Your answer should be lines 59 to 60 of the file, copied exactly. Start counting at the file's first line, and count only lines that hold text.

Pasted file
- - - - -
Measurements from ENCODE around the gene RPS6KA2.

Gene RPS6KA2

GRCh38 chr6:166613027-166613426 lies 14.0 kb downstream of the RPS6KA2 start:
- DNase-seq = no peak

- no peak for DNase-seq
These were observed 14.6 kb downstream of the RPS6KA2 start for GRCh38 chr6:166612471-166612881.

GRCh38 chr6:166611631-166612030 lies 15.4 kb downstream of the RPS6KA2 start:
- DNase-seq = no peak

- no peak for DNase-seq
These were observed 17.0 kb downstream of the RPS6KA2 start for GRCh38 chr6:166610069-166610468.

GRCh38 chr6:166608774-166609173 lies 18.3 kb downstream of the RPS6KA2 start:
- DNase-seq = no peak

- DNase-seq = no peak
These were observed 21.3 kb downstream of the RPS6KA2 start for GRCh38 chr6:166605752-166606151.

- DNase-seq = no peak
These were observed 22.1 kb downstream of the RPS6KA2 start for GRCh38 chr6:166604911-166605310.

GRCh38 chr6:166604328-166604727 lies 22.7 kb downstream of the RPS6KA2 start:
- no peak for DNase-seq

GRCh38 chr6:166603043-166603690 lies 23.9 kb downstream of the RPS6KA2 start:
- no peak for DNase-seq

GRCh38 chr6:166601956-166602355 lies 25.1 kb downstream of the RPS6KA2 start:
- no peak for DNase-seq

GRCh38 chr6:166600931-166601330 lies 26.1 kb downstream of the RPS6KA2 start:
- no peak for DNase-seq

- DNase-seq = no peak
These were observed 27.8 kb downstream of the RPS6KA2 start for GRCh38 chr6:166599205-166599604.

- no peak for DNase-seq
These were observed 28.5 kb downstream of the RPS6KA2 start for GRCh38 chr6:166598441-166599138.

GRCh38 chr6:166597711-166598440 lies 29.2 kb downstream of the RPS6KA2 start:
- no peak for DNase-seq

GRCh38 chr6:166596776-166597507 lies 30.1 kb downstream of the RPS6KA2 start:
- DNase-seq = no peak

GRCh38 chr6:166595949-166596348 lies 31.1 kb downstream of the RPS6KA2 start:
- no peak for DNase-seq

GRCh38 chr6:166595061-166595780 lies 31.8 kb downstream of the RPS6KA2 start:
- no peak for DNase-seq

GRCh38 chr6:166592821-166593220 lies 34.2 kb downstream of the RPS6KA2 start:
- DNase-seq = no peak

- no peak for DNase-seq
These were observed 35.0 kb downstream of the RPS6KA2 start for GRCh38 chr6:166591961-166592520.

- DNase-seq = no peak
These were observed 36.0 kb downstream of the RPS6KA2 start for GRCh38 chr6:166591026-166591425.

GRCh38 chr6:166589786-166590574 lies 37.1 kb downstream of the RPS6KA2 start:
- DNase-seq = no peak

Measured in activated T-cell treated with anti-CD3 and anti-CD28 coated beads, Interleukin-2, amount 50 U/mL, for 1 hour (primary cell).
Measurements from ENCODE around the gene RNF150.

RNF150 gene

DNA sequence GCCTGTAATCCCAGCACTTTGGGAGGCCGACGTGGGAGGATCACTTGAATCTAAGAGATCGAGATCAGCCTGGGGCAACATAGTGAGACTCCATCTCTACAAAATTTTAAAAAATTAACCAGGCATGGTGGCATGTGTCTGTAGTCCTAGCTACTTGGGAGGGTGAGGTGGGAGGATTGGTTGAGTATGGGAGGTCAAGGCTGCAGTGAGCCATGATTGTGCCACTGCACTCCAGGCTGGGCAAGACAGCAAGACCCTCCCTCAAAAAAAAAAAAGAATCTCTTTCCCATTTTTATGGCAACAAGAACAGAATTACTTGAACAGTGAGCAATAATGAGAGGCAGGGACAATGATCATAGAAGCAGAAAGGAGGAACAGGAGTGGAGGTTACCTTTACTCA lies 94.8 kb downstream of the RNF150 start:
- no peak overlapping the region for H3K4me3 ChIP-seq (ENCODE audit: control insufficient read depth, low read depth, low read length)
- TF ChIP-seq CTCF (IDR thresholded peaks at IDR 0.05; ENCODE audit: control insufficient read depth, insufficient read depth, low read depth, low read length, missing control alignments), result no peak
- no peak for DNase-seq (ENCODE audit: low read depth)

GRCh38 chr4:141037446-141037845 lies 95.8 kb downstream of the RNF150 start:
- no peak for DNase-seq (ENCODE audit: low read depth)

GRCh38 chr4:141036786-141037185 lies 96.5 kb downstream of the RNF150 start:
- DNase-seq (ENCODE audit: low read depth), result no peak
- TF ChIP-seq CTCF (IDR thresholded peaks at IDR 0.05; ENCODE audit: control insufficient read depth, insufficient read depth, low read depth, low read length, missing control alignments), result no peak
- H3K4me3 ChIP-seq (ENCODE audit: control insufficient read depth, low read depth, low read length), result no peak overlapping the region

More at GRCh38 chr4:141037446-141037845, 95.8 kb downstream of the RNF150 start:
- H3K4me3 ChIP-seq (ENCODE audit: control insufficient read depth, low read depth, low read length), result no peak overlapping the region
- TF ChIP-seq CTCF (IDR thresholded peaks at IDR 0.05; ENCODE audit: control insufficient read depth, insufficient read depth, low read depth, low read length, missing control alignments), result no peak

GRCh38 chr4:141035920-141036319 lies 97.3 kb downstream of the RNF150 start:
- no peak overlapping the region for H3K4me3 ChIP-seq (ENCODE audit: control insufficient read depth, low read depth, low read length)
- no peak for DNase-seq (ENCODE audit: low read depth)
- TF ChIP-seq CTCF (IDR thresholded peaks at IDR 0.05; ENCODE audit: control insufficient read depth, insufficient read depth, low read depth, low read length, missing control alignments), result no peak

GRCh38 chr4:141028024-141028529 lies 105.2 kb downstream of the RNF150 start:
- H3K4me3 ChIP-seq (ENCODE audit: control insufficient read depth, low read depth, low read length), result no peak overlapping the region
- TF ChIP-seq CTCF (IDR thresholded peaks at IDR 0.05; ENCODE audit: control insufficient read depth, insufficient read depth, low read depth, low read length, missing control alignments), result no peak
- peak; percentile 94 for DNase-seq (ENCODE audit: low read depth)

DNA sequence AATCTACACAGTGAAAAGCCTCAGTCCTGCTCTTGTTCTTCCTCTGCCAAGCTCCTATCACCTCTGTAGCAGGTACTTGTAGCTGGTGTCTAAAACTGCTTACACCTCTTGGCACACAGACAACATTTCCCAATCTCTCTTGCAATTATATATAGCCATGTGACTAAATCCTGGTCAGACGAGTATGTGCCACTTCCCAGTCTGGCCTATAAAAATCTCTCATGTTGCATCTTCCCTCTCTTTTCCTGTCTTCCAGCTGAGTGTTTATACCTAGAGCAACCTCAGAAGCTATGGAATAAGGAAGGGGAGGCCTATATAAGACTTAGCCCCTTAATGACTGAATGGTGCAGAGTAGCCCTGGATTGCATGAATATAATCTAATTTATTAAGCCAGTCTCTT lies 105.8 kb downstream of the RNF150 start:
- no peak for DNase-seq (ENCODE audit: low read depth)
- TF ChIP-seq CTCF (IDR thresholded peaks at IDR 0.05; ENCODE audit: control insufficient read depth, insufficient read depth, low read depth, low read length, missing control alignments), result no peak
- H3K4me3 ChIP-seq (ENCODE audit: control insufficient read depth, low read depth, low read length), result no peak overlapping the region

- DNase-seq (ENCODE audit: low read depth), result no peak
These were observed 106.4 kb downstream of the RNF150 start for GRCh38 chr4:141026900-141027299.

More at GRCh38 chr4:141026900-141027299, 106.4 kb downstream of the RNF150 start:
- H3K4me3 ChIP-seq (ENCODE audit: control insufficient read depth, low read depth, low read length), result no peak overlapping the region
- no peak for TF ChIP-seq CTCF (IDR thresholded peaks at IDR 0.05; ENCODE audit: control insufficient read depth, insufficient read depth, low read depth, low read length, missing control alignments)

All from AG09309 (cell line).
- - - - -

- H3K4me3 ChIP-seq (ENCODE audit: control insufficient read depth, low read depth, low read length), result no peak overlapping the region
- TF ChIP-seq CTCF (IDR thresholded peaks at IDR 0.05; ENCODE audit: control insufficient read depth, insufficient read depth, low read depth, low read length, missing control alignments), result no peak